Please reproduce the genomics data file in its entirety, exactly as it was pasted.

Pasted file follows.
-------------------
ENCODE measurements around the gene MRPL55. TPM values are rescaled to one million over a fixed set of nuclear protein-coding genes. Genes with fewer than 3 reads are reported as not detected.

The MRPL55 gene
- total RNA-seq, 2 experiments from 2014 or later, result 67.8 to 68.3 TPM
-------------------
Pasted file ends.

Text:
ENCODE measurements around the gene MRPL55. TPM values are rescaled to one million over a fixed set of nuclear protein-coding genes. Genes with fewer than 3 reads are reported as not detected.

The MRPL55 gene
- total RNA-seq, 2 experiments from 2014 or later, result 67.8 to 68.3 TPM